A casino is an establishment for certain types of gambling. Usually, casinos combine gambling with other tourist attractions or entertainment. Some casinos are located in cities known for their tourism potential, such as Las Vegas. Others are built near or combined with hotels, resorts, restaurants, retail shopping, and cruise ships. In some countries, casinos are legalized by government. In other countries, such as the United States, the legality of casinos is regulated by state law.
Gambling predates recorded history, with primitive proto-dice (cut knuckle bones) and carved six-sided dice appearing in the earliest archaeological sites. However, the modern casino as a venue offering a variety of ways to gamble under one roof did not appear until the 16th century, when a gaming craze swept Europe and wealthy Italian aristocrats held private parties called ridotti to indulge in their passion for gambling. These parties included a meal and drinks, but the primary activity was playing card games such as chemin de fer, blackjack and trente et quarante, and winning money from the house.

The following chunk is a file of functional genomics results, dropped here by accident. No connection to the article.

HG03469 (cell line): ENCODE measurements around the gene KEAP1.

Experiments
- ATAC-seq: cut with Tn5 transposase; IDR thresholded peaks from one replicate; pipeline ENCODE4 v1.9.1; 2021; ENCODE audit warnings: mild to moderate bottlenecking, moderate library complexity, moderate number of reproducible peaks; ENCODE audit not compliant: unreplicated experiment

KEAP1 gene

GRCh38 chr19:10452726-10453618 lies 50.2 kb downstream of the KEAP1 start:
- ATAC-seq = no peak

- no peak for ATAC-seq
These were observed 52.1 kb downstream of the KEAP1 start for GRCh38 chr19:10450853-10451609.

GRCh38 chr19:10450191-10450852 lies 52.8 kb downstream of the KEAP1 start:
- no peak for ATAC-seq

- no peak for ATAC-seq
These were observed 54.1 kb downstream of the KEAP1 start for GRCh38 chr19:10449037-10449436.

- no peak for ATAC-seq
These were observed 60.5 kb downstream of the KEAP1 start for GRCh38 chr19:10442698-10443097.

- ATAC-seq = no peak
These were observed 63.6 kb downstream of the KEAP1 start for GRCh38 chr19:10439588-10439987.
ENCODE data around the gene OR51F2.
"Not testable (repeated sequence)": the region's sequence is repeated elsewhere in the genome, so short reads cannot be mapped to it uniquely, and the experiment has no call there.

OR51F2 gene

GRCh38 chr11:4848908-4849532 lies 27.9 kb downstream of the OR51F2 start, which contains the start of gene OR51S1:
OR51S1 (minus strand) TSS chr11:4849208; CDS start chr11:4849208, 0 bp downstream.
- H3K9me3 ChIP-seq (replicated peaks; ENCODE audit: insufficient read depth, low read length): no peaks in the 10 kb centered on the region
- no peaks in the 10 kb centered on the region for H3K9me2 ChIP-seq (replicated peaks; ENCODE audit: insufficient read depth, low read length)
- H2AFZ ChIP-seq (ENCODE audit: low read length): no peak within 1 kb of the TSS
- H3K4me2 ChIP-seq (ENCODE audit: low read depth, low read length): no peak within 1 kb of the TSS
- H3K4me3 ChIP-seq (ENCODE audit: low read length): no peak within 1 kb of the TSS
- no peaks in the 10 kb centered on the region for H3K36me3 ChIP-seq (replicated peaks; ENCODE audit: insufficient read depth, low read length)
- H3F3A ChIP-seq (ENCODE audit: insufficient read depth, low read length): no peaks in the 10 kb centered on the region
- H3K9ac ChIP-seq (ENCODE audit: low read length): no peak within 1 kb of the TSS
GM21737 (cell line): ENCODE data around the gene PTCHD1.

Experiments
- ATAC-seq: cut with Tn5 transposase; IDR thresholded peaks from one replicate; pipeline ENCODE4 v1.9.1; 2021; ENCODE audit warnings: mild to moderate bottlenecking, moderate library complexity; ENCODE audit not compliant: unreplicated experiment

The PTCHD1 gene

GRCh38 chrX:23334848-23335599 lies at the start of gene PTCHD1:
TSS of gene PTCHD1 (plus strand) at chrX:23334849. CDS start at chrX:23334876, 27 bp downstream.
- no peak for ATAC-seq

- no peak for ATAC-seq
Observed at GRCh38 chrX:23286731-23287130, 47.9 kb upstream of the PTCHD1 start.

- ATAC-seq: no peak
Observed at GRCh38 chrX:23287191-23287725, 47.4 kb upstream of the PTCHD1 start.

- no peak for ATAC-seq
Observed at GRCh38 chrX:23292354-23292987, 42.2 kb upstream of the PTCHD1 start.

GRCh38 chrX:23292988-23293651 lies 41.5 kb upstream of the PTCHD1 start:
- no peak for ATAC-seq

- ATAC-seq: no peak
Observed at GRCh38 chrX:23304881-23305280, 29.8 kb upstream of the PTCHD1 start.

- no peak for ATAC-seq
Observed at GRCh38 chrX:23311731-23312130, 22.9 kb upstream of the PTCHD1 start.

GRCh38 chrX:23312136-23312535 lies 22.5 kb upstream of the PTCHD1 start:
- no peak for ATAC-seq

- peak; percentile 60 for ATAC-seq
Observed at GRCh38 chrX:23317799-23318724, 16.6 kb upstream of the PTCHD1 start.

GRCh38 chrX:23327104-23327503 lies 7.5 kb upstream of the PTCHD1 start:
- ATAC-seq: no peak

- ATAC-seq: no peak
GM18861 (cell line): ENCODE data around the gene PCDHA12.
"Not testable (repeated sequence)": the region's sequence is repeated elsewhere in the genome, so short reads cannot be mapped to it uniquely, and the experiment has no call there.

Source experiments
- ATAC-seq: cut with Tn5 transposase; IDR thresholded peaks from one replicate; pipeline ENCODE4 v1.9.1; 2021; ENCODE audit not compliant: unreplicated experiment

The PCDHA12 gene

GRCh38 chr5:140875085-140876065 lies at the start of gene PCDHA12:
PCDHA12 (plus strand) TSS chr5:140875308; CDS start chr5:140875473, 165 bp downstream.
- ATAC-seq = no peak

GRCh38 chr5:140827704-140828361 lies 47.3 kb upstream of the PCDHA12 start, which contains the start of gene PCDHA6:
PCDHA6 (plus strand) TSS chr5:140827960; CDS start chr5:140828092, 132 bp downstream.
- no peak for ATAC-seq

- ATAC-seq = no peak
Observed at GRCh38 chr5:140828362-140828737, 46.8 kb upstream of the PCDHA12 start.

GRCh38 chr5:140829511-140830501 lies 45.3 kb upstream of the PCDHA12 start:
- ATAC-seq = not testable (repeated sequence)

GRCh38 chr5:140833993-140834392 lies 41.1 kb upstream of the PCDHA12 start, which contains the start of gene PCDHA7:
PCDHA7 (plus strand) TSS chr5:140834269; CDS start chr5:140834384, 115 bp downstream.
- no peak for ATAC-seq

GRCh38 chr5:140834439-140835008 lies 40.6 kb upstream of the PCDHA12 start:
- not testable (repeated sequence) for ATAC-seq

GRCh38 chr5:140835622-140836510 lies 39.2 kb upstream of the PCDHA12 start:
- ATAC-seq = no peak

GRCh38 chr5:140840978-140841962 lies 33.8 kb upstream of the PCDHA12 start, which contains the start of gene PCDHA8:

The popularity of casinos spread from Italy to France and then to the rest of Europe. In America, the first legal casinos appeared in Nevada and then Atlantic City, New Jersey. Iowa and other states amended their laws in the 1980s to permit riverboat casinos, and casinos soon opened on American Indian reservations, which were exempt from state antigambling statutes. Today, most casinos are large facilities that offer a wide range of betting options. Some use chips instead of real cash, which reduces the risk of theft and limits access to the patrons’ bank accounts; and electronic systems monitor and supervise the games minute-by-minute so that any statistical deviation can be quickly discovered.